We Analyse, We Question, We Think, We Imagine, We Evaluate.
We Create Actionable, Business Building Marketing Strategy.
We are a research led strategy consultancy.
We create marketing, brand, and audience strategies that can be applied widely, and which build business.
We can do this because we have class-leading experience in the world’s best clients and agencies.
We understand how strategy impacts on everyone from a marketing manager, to a salesperson, to a creative team, to a production manager, to a curator, to call centre staff.
We work with the world’s most sophisticated clients in multiple sectors, across the world. We have worked on some of the most commercially successful and creatively awarded brands of modern times. We bring that experience to bear on all our projects.
What people say about us
“We engaged them to work on a youth targetted music project. They suggested specialist input might help. They ran a co-creation process with DJs, club promoters, music journalists. The work evolved significantly and sailed through research”
“It was a great presentation today, thanks. I was excited, inspired and also a little scared- it reminded me of the need to aim really high with this. A great call to arms!”
Royal Academy of Arts
“The workshops run by Simon and Kiran were extremely valuable. My team felt it was the best training they’d had. It provided theory backed up by real examples, and processes that have given us a framework which is being used daily. Thank you very much”
Examples of our work
(Click on the image to find out more)
Nestle impress us. Of the multinational FMCG businesses it is the most flexible and adaptable, maybe along with Pernod-Ricard.
We were appointed to identify portfolio priorities and define key brand propositions.
Stella Artois has long been one of Britain’s most successful beer brands. But it hasn’t always been plane sailing. It has gone through several periods of decline. We got involved during the last one. A repositioning was planned. The ad agency wasn’t sure that was right. They suggested we have a look.
To see some of the places we’ve been working in, click on the image below:
The library of the Condesa DF hotel, Mexico City
We were there doing insight research into pain relief for McNeil / Johnson and Johnson.
Mexican doctors were surprisingly knowledgable.
Unlike the Chinese doctors we met in Shanghai shortly afterwards: they used Wikipedia as a source of advice. Really!
In their defence, they had grown up in a culture of natural remedies and training in pharmaceuticals was very limited, they told us.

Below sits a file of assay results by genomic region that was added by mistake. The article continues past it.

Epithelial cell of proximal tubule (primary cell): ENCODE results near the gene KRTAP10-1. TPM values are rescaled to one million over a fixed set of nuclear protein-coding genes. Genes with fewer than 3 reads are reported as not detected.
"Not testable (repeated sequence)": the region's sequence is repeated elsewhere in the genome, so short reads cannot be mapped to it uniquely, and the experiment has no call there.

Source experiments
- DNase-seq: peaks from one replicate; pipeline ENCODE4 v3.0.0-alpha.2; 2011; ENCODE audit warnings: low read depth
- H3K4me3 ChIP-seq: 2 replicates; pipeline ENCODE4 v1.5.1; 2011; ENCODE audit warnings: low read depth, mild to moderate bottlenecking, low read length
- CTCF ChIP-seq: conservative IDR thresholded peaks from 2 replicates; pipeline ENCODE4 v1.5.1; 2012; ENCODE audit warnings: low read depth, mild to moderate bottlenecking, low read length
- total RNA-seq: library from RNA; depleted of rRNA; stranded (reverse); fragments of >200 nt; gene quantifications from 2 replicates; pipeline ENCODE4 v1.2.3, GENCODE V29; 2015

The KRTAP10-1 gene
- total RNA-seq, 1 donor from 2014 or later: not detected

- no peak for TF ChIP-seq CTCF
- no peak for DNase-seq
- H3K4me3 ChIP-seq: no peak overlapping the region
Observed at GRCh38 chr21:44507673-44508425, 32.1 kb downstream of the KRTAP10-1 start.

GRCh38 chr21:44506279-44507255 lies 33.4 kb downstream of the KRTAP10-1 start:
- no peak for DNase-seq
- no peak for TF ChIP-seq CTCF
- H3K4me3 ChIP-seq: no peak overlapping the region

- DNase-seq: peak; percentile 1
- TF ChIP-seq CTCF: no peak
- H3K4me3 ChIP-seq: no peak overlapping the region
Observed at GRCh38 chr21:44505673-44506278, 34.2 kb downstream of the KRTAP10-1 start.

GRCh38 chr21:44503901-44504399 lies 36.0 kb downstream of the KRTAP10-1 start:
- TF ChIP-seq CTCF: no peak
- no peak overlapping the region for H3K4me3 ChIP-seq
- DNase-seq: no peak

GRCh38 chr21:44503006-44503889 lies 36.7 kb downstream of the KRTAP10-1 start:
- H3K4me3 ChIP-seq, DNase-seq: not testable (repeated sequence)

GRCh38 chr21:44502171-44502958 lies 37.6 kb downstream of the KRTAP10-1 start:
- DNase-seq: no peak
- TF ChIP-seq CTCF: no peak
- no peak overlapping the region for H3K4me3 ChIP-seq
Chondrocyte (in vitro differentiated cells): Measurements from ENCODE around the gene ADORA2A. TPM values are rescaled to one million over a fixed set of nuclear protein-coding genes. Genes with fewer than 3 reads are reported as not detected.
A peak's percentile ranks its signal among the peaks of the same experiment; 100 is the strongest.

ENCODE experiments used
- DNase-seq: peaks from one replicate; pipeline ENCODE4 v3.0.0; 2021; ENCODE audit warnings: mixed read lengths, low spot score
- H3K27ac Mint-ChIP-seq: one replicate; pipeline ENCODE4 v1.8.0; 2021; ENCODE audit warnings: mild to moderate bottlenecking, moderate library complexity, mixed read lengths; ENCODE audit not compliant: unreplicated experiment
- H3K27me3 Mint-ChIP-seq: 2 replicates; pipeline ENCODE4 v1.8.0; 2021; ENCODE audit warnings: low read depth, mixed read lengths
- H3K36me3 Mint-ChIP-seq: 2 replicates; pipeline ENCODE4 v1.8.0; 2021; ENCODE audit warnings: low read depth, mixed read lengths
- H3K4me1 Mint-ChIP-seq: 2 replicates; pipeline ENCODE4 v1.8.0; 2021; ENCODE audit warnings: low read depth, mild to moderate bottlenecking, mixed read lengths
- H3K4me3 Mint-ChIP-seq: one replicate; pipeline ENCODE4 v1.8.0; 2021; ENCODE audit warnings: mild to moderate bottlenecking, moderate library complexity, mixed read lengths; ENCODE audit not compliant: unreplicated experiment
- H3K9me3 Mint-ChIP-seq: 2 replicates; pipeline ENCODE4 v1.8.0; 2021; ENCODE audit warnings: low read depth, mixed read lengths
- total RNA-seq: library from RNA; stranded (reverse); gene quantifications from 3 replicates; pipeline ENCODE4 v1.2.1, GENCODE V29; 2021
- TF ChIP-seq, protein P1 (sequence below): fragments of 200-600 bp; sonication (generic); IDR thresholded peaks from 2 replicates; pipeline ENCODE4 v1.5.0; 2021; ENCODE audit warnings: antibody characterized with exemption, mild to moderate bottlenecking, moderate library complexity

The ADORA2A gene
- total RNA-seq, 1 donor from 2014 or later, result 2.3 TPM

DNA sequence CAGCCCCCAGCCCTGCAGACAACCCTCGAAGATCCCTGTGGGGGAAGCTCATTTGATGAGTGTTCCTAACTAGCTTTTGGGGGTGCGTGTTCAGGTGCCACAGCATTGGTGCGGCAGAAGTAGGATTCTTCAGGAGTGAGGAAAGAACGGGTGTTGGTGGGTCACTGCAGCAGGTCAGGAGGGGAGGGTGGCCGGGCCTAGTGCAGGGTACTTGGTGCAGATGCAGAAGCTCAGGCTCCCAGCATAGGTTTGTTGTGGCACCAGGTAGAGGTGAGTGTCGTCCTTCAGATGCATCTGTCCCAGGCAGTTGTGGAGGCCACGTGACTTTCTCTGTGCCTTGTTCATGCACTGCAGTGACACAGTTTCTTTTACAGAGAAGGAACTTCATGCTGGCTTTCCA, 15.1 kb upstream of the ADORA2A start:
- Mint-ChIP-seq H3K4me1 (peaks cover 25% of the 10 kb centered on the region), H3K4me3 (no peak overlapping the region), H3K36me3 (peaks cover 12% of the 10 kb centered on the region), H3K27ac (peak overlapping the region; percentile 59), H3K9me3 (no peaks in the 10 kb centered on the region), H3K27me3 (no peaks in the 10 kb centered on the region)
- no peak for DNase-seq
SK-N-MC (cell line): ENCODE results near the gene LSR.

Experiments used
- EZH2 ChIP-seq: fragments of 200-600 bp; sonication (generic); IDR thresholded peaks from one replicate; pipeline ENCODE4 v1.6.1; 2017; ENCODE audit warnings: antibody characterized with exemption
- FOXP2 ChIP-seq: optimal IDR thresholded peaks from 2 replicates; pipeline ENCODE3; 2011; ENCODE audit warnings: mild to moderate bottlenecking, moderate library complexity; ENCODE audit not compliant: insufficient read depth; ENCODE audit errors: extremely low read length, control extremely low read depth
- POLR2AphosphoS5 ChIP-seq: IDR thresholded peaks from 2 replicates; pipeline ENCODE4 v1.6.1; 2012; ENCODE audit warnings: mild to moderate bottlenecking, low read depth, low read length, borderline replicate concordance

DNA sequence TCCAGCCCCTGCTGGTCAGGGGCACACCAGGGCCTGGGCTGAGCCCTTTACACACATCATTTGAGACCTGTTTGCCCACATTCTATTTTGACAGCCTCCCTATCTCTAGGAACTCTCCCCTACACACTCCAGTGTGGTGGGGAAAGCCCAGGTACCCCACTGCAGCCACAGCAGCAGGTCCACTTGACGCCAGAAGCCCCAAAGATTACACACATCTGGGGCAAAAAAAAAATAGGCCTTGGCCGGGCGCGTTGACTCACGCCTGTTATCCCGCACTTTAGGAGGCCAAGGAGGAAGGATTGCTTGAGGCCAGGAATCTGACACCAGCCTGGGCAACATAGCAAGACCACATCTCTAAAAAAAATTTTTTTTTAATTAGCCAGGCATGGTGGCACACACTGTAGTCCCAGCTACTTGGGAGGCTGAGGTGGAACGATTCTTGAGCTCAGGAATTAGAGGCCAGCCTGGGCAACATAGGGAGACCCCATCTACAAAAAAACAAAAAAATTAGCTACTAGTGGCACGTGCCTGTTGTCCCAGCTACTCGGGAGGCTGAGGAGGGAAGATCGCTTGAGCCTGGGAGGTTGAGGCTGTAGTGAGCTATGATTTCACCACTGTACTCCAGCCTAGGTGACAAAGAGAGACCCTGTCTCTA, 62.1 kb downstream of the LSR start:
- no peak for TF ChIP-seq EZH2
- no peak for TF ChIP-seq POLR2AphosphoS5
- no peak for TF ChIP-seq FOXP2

To answer the question “Why are you called Muse?”
A detail of the Doges Palace, Venice. Scene of a Muse conference presentation
Our name is Muse because of its meaning as a source of inspiration, and the value of inspiration to businesses.
But it also has classical references to quality and endurance, which are characteristics we seek in our output.
We didn’t want to be embarrassed by a transitory, fashionable name that didn’t reflect our values.
So the Doges Palace seemed an appropriate venue for us.
Someone told us it implied ‘old fashioned’.
Perhaps they lacked a bit of discernment?
The Penny Farthing is old fashioned. One of the world’s most iconic buildings isn’t. There is all the difference in the world between being permanently relevant and old fashioned.
We think that truth applies to brands every bit as much as it applies to bikes and buildings.
We’re in the heart of Soho, London, and so we’re in the heart of some of the most culturally influential and inspirational places in modern history. As one writer said:
“Soho needs to be seen to be believed, a beast unto itself, a stage fully dressed with a full cast of actors, professional or otherwise. By day, a warren of streets thronged with film directors, ad agency ‘ideas people’, Chinese porters, Booker Prize-winning novelists, sober ponces, nonces and fakers, Irish vagabonds trying to scrounge a penny to keep the wolf from the door, and everything in between. By night, a neon-lit labyrinth through which courses a virus, infecting tourists and barflies alike, a sickness that makes that one last drink never the final one of the evening and always the first of many more which will maroon a man in London’s heart until the birdsong of dawn, his braces looped by his knees, office eyes zombified, glazed by the debauch, strung out and skint, his wife back in the burbs already flicking through the local Yellow Pages for the numbers of family lawyers. And the hookers in the side street walk-ups, the kind you never see, but who keep the red lights burning in windows whose iodine curtains hang sadly with the scurf of a million johns.”
(The image at the top of the page is of the John Snow memorial, near our office. That groundbreaking, inspirational doctor traced the source of London’s cholera outbreak to the site of the memorial in 1854. It amuses us that the much better known memorial to him is the ‘John Snow’ pub, in the background!)
Recently from our blog:
Between 13th and 18th of May we conducted a survey to explore how attitudes and behaviours in the area of arts and culture have changed since all of the UK’s cultural venues closed their doors. We have provided some topline findings below. If you are a cultural venue...
Along with many others, our email has been affected by what appears to be a problem with some versions of Microsoft Outlook. We have therefore been unable to send or receive emails today and we don't know when this problem will be resolved. We apologise...
Digital and cultural venues seem a marriage made in heaven. Cultural venues are usually very visual, and digital does visual very well: Instagram is the fastest growing social media (depending on how growth is measured) and YouTube gets two million views per minute...